New Music for Old People: Ike & Tina Turner, Lucinda Williams, Moon Martin, and More

By , Columnist

Field Music

This column is like the title says - its intention is to fill the gap for those of us who were satiated musically in the '60s and then searched desperately as we aged for music we could relate to and get the same buzz from nowadaze. iTunes was the answer for me in 2003 and I have been following the new releases every Tuesday ever since I realized there was an endless stream of music I could enjoy there.

I also include older items that I felt were obscure originally and might not have been heard back then. The reason I am writing this column is to make sure others don't miss this wonderful music. These are not top ten items; but they SHOULD'VE been!

Below is a jukebox containing all the songs I picked this week. After you read about them below, go back and listen to whatever you like by just clicking on that title in the jukebox, or stream the whole playlist by clicking on the "play" icon at the top. It's free and it's the entire song. We're not selling anything. We're just in the business of hopefully making your days better by listening to great music.

TMR0302 by Lisa on Grooveshark

1. "Good Things Are Coming Our Way" — Rival Schools (3:11)

This is a GREAT opener! It’s got all the big bang guitar and drum stuff a modern record should have, and a bonus of good lyrics. However, it’s ELEVEN years old! These guys were ahead of their time and took nine years to release their next album which we’ll be hearing from in another upcoming column. From the New York hard-core scene, a compendium of men from many other bands. Good music is coming your way!

2. "Rolene" — Moon Martin (3:05)

This is an obscurity by one of the great unknown power pop geniuses who somehow avoided stardom. He wrote classics such as “Cadillac Walk,” “Bad Case of Loving You,” “Victim of Romance,” and “Paid the Price.” Even those covers by Mink DeVille, Robert Palmer, Michelle Phillips, and Nick Lowe did not uncover his shroud of secrecy. This is MY favorite Moon track from the mid-'70s and I’m sure Lindsay Buckingham was a Moon fan based on this track alone.


3. "I Keep Thinking" — Field Music (2:40)

One of my favorite bands of the millennium, this UK outfit featuring two talented brothers floored me again with their new album Plumb, released last week. With the demise of the major UK band XTC, Field Music moved in and kinda filled that void quite admirably. So if you liked XTC, chances are you’ll love Field Music. Tips: “If Only The Moon Were Up” and “The Rest Is Noise” from their first two albums. Really nice guys as well who have “hung at the house” and are welcome back any time.

4. "You As You Were" — Shearwater (3:16)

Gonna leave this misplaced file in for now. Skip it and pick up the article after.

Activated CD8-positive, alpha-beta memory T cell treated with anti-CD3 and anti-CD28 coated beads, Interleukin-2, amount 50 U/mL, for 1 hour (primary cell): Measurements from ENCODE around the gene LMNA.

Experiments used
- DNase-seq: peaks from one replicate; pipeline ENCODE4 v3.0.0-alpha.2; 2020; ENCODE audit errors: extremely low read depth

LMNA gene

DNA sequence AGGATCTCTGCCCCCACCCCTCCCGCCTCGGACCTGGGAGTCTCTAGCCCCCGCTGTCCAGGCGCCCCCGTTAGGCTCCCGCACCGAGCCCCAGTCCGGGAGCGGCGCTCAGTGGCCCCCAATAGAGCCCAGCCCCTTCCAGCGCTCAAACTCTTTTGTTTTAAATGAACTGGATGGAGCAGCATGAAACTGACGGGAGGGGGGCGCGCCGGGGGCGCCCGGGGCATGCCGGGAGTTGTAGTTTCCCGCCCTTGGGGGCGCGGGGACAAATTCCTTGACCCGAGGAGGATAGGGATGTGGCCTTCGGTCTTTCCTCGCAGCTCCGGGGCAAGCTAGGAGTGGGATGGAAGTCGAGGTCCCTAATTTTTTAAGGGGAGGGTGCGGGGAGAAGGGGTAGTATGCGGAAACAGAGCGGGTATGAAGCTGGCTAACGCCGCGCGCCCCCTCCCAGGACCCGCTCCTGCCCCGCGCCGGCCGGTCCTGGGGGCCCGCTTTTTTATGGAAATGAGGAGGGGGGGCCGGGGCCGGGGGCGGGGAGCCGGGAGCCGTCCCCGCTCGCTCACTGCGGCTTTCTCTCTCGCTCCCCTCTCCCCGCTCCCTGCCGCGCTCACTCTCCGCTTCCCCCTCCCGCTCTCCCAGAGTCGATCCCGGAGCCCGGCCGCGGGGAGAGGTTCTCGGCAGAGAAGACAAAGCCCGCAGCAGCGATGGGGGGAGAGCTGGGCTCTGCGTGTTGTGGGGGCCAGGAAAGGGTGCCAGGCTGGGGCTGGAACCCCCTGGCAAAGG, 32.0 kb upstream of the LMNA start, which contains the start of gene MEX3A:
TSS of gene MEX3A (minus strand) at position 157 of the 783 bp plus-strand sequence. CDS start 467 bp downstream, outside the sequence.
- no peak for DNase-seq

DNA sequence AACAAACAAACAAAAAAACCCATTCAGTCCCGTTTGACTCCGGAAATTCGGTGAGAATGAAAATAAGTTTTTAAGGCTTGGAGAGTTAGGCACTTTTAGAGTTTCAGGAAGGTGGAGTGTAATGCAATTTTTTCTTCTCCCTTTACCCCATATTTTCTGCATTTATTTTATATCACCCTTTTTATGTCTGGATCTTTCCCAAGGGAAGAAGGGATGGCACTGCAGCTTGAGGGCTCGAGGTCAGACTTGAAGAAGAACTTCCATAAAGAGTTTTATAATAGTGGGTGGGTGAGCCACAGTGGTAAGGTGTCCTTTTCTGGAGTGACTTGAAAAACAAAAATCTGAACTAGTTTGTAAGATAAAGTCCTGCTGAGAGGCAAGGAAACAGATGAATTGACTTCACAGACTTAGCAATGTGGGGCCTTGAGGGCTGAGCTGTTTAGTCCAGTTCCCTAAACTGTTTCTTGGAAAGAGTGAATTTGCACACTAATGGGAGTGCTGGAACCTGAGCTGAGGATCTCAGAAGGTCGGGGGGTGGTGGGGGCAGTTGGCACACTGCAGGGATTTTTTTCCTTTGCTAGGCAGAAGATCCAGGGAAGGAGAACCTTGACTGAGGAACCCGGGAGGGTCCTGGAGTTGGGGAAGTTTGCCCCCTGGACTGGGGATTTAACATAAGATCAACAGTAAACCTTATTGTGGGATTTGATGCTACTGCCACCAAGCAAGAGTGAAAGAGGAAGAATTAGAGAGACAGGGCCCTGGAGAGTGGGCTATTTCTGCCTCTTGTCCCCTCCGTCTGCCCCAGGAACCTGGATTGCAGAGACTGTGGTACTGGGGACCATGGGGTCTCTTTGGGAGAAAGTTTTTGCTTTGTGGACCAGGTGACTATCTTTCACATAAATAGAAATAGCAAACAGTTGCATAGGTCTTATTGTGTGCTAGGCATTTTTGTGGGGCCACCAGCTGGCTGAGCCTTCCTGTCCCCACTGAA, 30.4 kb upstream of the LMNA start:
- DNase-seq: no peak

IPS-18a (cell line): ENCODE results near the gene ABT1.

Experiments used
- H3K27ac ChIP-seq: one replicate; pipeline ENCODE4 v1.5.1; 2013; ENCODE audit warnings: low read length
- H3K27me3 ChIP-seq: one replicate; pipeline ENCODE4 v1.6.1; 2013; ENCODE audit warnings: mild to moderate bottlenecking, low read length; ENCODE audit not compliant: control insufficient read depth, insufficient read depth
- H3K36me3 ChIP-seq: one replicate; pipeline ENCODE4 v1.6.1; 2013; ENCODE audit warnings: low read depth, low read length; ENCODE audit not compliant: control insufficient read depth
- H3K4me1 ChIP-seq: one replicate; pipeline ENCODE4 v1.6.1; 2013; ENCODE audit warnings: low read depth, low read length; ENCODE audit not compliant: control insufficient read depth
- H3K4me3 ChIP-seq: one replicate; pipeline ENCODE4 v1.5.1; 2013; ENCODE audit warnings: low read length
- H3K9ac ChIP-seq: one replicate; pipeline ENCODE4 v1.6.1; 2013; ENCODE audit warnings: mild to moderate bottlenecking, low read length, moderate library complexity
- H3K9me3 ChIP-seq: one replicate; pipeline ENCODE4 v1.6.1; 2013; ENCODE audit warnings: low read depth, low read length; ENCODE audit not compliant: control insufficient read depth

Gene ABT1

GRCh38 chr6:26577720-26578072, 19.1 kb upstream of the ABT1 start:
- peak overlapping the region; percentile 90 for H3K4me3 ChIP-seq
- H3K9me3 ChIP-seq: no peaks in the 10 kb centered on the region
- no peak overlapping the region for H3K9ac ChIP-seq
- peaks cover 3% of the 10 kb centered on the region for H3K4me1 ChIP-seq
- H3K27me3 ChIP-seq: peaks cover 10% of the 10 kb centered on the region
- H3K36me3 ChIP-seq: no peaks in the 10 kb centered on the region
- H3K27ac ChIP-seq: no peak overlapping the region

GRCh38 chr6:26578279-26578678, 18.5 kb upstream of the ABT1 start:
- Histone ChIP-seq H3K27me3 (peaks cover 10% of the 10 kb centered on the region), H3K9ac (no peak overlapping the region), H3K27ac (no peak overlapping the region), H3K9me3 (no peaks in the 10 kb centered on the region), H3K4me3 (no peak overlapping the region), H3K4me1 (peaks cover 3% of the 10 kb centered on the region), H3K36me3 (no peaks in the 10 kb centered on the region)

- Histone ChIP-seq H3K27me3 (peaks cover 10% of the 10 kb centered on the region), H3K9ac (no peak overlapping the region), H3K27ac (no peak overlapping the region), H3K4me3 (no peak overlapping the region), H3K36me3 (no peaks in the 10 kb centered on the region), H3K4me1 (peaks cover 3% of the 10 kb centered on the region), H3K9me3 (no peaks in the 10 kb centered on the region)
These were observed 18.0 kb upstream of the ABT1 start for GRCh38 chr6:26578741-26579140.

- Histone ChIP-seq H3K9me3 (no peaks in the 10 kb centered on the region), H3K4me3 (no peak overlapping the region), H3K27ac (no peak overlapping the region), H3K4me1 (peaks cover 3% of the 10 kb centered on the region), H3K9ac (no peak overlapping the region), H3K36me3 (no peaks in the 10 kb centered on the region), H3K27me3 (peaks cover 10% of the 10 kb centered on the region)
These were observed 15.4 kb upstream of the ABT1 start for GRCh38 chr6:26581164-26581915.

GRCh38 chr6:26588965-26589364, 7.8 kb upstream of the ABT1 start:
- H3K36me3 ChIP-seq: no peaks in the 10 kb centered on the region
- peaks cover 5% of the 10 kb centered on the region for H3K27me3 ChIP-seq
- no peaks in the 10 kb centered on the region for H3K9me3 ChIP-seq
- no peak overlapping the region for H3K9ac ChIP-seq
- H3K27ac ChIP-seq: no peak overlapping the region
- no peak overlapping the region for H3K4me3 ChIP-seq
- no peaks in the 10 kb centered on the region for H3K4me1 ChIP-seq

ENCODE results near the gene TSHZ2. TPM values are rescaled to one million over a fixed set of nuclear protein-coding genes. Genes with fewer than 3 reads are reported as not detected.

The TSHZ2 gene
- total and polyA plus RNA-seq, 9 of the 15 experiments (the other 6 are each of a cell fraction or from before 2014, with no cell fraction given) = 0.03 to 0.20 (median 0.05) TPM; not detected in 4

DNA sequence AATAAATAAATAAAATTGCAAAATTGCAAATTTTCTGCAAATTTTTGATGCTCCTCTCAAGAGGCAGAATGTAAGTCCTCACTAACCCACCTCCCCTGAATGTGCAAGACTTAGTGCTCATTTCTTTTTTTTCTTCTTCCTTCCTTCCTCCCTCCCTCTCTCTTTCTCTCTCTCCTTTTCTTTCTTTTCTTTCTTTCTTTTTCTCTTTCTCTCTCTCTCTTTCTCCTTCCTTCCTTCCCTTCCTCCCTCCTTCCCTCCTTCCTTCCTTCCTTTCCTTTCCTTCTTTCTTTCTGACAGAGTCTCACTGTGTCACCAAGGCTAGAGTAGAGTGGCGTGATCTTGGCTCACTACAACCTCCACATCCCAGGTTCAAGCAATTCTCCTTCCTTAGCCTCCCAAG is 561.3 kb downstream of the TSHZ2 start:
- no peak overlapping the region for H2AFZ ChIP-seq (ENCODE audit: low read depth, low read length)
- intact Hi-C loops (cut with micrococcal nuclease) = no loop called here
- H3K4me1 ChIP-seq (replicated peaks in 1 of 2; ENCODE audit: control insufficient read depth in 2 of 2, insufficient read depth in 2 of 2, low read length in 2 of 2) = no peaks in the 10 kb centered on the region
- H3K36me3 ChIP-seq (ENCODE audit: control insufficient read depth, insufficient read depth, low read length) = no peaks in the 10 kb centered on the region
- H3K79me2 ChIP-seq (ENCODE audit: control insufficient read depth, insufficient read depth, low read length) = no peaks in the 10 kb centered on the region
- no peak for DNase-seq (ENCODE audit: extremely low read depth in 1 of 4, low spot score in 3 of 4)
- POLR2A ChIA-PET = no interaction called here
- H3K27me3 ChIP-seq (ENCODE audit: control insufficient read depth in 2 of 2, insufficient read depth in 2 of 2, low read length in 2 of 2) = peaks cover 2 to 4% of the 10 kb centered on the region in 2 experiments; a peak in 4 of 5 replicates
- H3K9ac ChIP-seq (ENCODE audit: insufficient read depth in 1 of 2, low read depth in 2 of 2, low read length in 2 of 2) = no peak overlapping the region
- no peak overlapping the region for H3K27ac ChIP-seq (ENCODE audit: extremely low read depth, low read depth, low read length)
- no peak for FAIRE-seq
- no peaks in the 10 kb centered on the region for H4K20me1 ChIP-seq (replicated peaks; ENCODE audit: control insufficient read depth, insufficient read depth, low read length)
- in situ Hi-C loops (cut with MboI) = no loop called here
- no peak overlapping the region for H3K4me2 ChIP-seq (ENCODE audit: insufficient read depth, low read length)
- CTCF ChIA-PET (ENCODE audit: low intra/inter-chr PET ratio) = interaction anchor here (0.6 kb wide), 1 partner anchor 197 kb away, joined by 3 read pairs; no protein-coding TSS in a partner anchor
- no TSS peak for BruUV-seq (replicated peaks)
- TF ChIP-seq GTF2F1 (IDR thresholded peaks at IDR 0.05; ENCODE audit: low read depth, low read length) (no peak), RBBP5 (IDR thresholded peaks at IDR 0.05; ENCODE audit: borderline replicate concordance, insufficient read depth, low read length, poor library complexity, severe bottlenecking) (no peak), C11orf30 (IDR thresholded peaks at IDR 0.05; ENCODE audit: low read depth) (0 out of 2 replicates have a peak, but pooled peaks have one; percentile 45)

This band always has something for me on each of their albums. This is from their current collection, Animal Joy. They kinda remind me of one of my favorite '80s bands, The Call — same kind of intensity and originality. Wonder if they were fans/born back then...

5. "Mama Sho' Forgot to Tell Me" — Little Beaver (2:23)

Sorry for the lack of better sound and the mono, but this is my only copy — from a well-worn 45 on Cat Records from the early '70s. Beaver takes on the James Brown Sound and succeeds admirably, especially including the lyric "...and my papa wasn’t even nowhere around/my papa was somewhere gettin' down!" A little more distracted than James Brown’s papa’s brand new bag. "Gret stoff" as they say in Ireland.

6. "Lady Jane" — Four on the Floor (3:31)

So in the mid-'70s, all my friends who were studio players were playing on all the hit disco tracks, mostly for Casablanca on the west coast where we all lived. So I came up with the idea of all of us getting together and making our own disco album for Casablanca. They bought the idea and away we went. I decided we’d do covers of non-disco songs 'cause I love to arrange so much. Here’s part of our Glimmer Twins Medley featuring Glenn Hughes(!), from the ‘70s metal band Trapeze and Deep Purple, on vocals, showing off his soul chops. You cannot get this on CD and I’m pretty sure it’s rare on vinyl. P.S. It was obscure in its time but there are great performances from Jeff Baxter on lead guitar, Neil Stubenhaus on bass, and Elliott Randall on rhythm guitar. Pretty humorous arrangements as well.

7. "You Mean So Much to Me" — Sea Level (3:38)

Always though this was a great name for keyboardist Chuck Leavell’s band. A great original song and purrfect keyboard fills. This group was always a home for great players. I always used to tease Chuck when he played with George Harrison live 'cause he had to play my parts on “All Those Years Ago,” and when he played with The Stones, the same for “You Can’t Always Get What You Want.” Here he plays at the correct Leavell.

8. "Beneath Your Wild Wings" — Howlin’ Rain (3:51)

These guys like their '60s sounds quite a bit and it’s actually refreshing to hear their tasteful juxtapositions. Ethan Miller fronts this home for psychedelic musicians in the millennium and it’s obvious the care and work that went into the compositions and the arrangements.


9. "You're Up to Something" — Ike & Tina Turner (2:59)

One of my fave and most obscure Ike & Tina tracks unveiled here for all to enjoy. While I was listening to Tina belt this out, I realized what a true end of an era it will be if she ever goes up to hang with Etta and Whitney. Maybe the longest-running chanteuse of soul on Earth. Again I have to remind y’all of the New York Post obituary headline for her unmanageable spouse:


10. "Convince Me" — Lucinda Williams (4:23)

I’m starting to realize how many LW tracks I really enjoy going back to every now and then. This is more recent and I am most fond of the studio ovation she receives at the end of this song (and that they left it in). A suitable closer for this rockin’ week.


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